Metal Finishing Guide Book

2013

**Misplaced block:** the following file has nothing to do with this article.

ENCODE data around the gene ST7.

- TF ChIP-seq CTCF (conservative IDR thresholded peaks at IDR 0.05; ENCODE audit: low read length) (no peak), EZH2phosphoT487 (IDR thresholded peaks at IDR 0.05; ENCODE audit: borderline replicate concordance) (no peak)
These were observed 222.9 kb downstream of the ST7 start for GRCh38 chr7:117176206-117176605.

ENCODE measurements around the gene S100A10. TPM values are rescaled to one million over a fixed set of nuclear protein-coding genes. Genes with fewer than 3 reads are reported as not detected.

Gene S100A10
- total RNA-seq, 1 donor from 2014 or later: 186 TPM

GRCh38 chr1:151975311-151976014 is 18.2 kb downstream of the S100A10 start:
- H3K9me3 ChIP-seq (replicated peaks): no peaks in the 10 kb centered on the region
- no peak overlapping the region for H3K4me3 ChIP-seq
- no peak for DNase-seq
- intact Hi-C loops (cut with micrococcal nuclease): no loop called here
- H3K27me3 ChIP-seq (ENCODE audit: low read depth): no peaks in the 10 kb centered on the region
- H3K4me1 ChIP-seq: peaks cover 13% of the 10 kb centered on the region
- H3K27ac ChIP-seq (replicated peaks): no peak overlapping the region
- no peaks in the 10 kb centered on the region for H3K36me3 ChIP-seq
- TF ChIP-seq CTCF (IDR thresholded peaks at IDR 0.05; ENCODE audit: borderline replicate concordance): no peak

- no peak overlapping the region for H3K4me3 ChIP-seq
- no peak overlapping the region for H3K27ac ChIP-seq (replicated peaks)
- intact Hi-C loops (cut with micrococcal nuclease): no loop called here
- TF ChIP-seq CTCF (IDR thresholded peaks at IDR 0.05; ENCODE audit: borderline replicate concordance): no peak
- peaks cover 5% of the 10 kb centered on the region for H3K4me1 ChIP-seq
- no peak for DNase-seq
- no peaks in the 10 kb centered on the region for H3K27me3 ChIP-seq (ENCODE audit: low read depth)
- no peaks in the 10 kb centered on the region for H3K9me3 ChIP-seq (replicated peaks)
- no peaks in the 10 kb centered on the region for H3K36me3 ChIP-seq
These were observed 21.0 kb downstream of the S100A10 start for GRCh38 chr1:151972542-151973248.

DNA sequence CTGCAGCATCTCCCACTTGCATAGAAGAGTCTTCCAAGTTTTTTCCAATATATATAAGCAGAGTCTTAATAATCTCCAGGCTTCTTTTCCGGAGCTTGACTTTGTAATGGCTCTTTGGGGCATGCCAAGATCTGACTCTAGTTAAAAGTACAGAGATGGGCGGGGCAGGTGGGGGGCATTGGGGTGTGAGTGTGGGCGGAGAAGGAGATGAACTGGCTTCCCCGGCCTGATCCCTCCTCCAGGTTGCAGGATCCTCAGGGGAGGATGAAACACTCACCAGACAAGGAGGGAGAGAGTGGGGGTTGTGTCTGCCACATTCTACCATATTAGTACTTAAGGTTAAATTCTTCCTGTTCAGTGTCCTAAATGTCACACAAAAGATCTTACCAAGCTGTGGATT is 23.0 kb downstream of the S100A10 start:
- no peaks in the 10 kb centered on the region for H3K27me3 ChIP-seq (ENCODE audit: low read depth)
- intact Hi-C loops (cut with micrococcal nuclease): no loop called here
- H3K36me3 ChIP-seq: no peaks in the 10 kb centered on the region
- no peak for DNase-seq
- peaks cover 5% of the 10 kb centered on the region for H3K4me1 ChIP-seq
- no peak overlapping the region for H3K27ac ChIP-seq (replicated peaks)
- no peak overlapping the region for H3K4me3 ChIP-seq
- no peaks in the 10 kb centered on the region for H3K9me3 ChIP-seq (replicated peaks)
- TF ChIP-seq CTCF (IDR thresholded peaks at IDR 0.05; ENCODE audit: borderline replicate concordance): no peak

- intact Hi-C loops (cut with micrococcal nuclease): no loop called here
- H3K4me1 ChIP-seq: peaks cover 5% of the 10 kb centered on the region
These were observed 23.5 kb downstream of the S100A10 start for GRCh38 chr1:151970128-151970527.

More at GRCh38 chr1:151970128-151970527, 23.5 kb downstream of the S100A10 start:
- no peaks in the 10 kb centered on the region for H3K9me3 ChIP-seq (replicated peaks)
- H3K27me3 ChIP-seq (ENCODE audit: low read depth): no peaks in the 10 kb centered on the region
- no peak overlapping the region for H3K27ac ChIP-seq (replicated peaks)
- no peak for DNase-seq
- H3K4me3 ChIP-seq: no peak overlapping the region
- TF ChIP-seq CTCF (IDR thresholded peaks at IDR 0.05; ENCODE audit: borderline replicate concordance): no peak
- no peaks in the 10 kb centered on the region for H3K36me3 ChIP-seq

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of the new chromium(III)-based post-dip generation could be achieved, circumnavigating the bluffs of trivalent chromium. Atotech has put quite a bit of effort into solving this problem. The outcome is Tridur Finish 300, a trivalent chromium–based post-dip solution, dedicated to passivated zinc, zinc–iron, and zinc–nickel alloys. FORMATION MECHANISM, STRUCTURE, AND PROPERTIES OF CONVERSION LAYERS Chromate conversion coatings. Chromate conversion coatings (CCCs) in general develop on zinc surfaces in acidic chromium(VI)-containing solutions by reduction of chromium(VI) to chromium(III). In the course of this reaction, oxonium ions are consumed: Cr2O72– + 3Zn + 14H3O+ ␱ 2Cr3+ + 21H2O + 3Zn2+ 2CrO42– + 3Zn + 16H3O+ ␱ 2Cr3+ + 24H2O + 3Zn2+ Due to the consumption of oxonium ions, a pH-gradient toward more alkaline pH next to the zinciferous surface develops. In this zone of elevated pH the generated chromium(III) compounds hydrolyze, thereby generating the respective μ-oxo-bridged and μ-hydroxo-bridged polynuclear chromium(III) complexes.6 Chromium(VI) compounds from the solution are adsorbed on the surface of these polynuclear chromium-complex layers (Fig. 2) making up the chromate conversion coating.7 Investigation of the surface of a standard hexavalent chromate on zinc by means of SEM shows the typical fissured, "dry river bed-like" surface of the conversion layer (Fig. 3). Black chromate conversion coatings can be categorized into zinc and zinc alloy processes. Black CCCs on non-alloy zinc use silver evenly spread in the conversion layer as a black pigment. Yellow chromates on zinc usually show white corrosion products after 240– 500 h in neutral salt spray testing according to ISO 9227.8 The corrosion protection of black chromates is found to be noticeably reduced compared to that of yellow chromates with a similar conversion layer thickness. This decreased corrosion resistance can be attributed to silver particles being abundantly present in the chromate layer and also in contact with the zinc surface. Consequently, the zinc in contact with the noble metal is forced to corrode by means of contact corrosion. The other category of black chromates includes those being applied on zinc alloys like zinc–nickel, zinc–cobalt, or zinc–iron. The black pigment in the chromate layers on these alloys consists of iron, nickel, or cobalt, and their respective oxides, produced on dissolution of some zinc in the acidic process solution. Although these metals are nobler than zinc, the overall corrosion protection of the black CCCs achieved on these base metals is much better. Chromium(VI)-based post-dip solutions were commonly used on such chromates, giving about 240–360 h to white corrosion in neutral salt spray testing according to ISO 9227. Passivate conversion coatings. Layer growth in hexavalent CCCs depends on the oxidizing effect of chromates on zinc, consuming acidity and increasing the pH on the zinc/solution interface. In trivalent passivates, an alternative oxidant taking the role of the chromate is needed. The proper choice of oxidizing agents is crucial for the passivate's 332

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